The question asked earlier had to do with the geology of the Sanish compared with the geology of the Pronghorn. I don't think that can be asked, based on my very limited understanding of the terms.

For me, bottom line: the Sanish is a geographic term associated with the Sanish oil field; the Pronghorn is a new, oil-producing pay zone. I cannot comment on the geology of the various formations.

Out and About The Bakken, North Dakota, USA

I will be out and about today; not much posting until later. On our way to Alexander for breakfast.

Think Madison. Perhaps one of the big stories yet to come. Again.

Newfield Now Controlling Their Bakken Costs -- The Bakken, North Dakota, USA

Link here.

Quite a story. As my daughter would text, LOL.

Non-Green Energy Jobs Boom -- US Surpasses Russia #1 in Natural Gas -- Seismic Shifts -- All About The Bakken, North Dakota, USA

From the Wall Street Journal via Carpe
"The ironies here are richer than the shale deposits in North Dakota's Bakken formation. While Washington has tried to force-feed renewable energy with tens of billions in special subsidies, oil and natural gas production has boomed thanks to private investment. And while renewable technology breakthroughs never seem to arrive, horizontal drilling and hydraulic facturing have revolutionized oil and gas extraction -- with no Energy Department loan guarantees needed. 

The oil and gas rush has led to a jobs boom. North Dakota has the nation's lowest jobless rate, at 3.5%, and the state now has some 200 rigs pumping 440,000 barrels of oil a day, four times the amount in 2006 (see chart above). The state reports more than 16,000 current job openings, and places like Williston have become meccas for workers seeking jobs that often pay more than $100,000 a year.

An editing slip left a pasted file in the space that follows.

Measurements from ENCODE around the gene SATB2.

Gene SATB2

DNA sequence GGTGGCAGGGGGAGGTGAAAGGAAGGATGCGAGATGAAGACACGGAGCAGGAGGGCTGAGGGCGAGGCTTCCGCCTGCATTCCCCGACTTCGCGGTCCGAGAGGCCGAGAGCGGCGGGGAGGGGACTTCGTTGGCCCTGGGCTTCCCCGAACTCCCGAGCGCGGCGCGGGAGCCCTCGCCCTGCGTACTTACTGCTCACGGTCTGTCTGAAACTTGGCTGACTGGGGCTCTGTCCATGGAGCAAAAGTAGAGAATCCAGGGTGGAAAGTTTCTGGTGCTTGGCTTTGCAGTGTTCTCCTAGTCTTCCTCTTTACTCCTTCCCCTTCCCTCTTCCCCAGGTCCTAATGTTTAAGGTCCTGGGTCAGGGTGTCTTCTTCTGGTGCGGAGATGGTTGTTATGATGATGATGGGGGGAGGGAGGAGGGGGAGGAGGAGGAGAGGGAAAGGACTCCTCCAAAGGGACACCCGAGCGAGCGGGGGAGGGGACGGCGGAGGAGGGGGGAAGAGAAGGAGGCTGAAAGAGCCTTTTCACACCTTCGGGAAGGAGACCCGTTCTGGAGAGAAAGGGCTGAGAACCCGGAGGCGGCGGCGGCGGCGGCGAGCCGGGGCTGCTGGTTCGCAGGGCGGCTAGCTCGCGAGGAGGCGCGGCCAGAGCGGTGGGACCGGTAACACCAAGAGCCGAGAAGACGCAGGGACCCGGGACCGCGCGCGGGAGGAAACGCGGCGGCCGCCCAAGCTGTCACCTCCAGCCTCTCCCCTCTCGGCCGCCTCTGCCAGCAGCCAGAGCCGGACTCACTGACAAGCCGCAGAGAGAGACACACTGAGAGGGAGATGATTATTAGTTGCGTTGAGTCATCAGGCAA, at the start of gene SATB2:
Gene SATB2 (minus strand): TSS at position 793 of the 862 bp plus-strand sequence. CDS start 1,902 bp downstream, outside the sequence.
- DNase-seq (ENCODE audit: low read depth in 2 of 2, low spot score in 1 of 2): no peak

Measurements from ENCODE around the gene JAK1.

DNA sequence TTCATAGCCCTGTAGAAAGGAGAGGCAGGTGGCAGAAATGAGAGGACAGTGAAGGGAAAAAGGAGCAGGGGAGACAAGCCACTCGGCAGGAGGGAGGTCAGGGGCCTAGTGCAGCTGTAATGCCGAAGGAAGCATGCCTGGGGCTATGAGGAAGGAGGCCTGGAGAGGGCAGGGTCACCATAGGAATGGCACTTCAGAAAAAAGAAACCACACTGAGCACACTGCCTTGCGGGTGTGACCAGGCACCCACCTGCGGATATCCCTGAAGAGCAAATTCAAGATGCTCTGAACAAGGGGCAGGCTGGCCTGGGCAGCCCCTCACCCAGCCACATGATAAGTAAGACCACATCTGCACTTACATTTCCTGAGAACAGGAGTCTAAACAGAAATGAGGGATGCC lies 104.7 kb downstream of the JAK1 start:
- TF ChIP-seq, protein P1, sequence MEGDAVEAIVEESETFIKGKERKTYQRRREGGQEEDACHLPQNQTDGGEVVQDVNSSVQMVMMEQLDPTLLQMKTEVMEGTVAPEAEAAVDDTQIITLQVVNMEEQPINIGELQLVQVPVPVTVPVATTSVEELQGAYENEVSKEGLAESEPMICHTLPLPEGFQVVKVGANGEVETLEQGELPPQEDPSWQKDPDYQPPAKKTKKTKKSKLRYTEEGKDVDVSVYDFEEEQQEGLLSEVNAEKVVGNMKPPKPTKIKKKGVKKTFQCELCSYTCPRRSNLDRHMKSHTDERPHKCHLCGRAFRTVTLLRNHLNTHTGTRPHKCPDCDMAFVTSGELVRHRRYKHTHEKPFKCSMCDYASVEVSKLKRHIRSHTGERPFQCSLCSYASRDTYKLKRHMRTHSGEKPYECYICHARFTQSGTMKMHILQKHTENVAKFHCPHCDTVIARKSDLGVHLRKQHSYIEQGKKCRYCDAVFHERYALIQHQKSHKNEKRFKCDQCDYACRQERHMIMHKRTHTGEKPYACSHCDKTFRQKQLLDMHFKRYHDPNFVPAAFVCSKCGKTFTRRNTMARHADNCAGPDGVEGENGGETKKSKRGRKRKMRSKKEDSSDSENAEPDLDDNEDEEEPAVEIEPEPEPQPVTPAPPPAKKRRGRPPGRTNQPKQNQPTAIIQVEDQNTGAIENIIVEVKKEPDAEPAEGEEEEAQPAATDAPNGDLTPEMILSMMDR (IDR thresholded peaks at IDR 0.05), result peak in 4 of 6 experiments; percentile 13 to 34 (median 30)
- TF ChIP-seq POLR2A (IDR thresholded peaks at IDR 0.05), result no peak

I noted in posting yesterday, 2,000 job openings/day in the Williston Basin. I guess I was wrong.

And then this, also from same sources: net oil imports only 45 percent of US consumption; lowest since 1995.
The good news is that the United States is at the center of a global energy revolution. Our development of innovative shale-gas technology offers the prospect of a huge bonanza of natural gas (and some oil as well). It's the most positive event in the country's energy outlook in 50 years. Let's celebrate the achievement before looking at what needs to be done to bring it to fruition.

This kind of seismic shift in the energy landscape is rare. It could bring us back to the time when the US and its neighbors in the hemisphere were self-sufficient and even a major world source of energy. Energy companies have become exporters, as the US has surpassed Russia as the world's leading gas producer.
I did not know that. Did you? That the US has surpassed Russia as the world's leading gas producer.

Unsafe At Any Speed -- the Volt -- Déjà Vu All Over Again -- Nothing To Do With The Bakken

Link here.
New fires involving the lithium-ion batteries in General Motors Co.'s Chevrolet Volt have prompted an investigation to assess the risk of fire in the electric car after a serious crash, the National Highway Traffic Safety Administration said Friday.

One Volt battery pack that was being closely monitored following a government crash test caught fire Thursday, the safety administration said in a statement. Another recently crash-tested battery emitted smoke and sparks, the statement said.

The latest fires are in addition to a battery fire in a crash-tested Volt six months ago.
Of course it was Ralph Nader who coined the phrase, "unsafe at any speed."

Ralph Nader went on to star opposite Jerry Seinfeld as Cramer.

Koch Brothers -- Heavy Oil -- Keystone XL -- And SO Much More -- Not The Bakken

During the Keystone XL debacle, which is still playing out, it was noted that dirty oil was in the liberals' very own backyard, and they were using that gasoline to get to protests against corporate America.

A lot of folks wrote in to point out the hypocrisy.

I purposely avoided that. I don't recall ever posting a story on the dirty oil refinery in Minnesota, although I may have -- and if I did, I completely forget -- I plead the Fifth. Or do I blame it on a fifth.

But now has an incredibly good article on the Koch brothers. Some data points: